We are back in action. That was as crazy of a parade season as we usually have! So much to do in so little time. As mentioned in the previous post, my clients asked me to keep things confidential during the build. So I did as they wished. Now that the parade is over, and the floats have been revealed, I am able to post the documentation I kept along the way. I will be posting the process we used over several blog posts, as it was very involved and would make for one long winded post.
First, I will start with the design that was proposed and accepted. I think the most appropriate way to introduce this design is by explaining the meaning behind it. When the Ft McDowell Yavapai Nation came to us with the theme they wanted portrayed, we put our heads together to think of the best way to introduce this idea on a float. The Yavapai people are known for many talents, one of those being their basket weaving abilities. They have developed methods over many generations for weaving beautiful baskets from a plant called Devils Claw. Some of the tribe’s baskets are even on display in the Smithsonian Museum. This float was to be a tribute to their basket weavers that have since passed on. A representative from the tribe described to me, memories he had of playing with his friends as a youth, and sitting under a big tree watching one of the elderly basket weavers painstakingly weaving a basket. He wanted to remember these women for their contribution to the art. The thought of doing a sculpture of the women’s faces into a tree came to mind. As I recalled seeing a face in a tree from Disney’s Pocahontas, I thought this would be a wonderful way to display their faces. I drew roots in as outstretched arms, displaying a beautifully woven basket. The idea then was to have an actual living basket weaver sitting under the tree, weaving a basket during the parade, while some of the honored tribal youth stood ad the base of the tree. Upon approval of the drawing, we started to work on collecting source materials and began scale model construction. This entailed building a 1″=1′ model of the tree, and sculpting the faces of the basket weaver women. Photos were scarce, but the client was able to provide me with 2 photos, that I was able to sculpt into a clay ‘stylized’ version of these women. I sourced some reference material and started into the sculpture. The women’s faces came together quite easily. The tree on the other hand, required forethought on how we were going to make it strong enough using foam and steel to support the 28 foot canopy of leaves!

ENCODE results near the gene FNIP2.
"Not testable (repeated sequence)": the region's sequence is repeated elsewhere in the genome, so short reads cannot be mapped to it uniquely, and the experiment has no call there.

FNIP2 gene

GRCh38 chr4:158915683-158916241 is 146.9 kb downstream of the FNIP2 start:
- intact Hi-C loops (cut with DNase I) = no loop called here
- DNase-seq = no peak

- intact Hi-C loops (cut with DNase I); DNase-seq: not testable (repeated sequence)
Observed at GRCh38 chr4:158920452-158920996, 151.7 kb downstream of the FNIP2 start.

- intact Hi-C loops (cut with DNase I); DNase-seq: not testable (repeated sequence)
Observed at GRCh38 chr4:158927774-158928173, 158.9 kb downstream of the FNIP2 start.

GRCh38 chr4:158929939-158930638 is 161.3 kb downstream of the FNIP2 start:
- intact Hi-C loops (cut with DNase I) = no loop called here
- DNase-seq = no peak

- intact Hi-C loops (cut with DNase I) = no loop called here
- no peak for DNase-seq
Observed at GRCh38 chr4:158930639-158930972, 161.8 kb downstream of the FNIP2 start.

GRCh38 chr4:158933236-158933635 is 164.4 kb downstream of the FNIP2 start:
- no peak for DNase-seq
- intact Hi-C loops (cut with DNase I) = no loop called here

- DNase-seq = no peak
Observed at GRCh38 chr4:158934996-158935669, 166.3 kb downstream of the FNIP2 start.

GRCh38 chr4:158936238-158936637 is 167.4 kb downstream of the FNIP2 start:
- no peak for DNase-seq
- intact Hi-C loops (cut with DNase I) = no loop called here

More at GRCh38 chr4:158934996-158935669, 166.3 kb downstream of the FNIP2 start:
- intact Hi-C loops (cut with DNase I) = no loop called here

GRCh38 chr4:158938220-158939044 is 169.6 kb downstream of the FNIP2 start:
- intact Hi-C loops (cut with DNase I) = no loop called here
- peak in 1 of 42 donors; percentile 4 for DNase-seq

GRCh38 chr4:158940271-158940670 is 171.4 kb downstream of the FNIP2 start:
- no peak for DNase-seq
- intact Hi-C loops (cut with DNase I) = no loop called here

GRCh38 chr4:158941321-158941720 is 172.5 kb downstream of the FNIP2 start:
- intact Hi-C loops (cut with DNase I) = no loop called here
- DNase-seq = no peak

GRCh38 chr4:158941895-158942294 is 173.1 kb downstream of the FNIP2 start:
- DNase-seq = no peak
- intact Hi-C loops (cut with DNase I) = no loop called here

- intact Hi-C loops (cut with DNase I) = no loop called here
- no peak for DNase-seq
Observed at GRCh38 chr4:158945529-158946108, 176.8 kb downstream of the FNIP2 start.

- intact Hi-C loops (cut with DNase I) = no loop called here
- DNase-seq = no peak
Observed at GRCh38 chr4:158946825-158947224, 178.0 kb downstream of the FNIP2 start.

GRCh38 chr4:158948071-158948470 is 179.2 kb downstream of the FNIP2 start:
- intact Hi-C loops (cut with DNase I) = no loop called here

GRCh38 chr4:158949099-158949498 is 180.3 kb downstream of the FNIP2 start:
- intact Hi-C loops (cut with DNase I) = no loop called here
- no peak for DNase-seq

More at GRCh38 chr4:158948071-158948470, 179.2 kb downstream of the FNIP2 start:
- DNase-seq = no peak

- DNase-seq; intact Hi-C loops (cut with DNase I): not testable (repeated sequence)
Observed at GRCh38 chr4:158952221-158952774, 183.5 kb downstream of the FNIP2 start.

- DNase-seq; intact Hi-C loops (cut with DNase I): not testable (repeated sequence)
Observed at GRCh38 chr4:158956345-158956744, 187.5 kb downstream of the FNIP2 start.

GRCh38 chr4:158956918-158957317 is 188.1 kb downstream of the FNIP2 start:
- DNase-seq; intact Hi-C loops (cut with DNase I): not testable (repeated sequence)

With the sculptures of the faces complete and client approved, we could move on to the 3D Scanning process. After scanning, the file was easily imported to Vectric Aspire for slicing and toolpath generation for CNC machining.
It doesn’t matter how many times I do this… Seeing the small things replicated at large scale, always blows my mind. This is where things really started to get exciting.
More to come!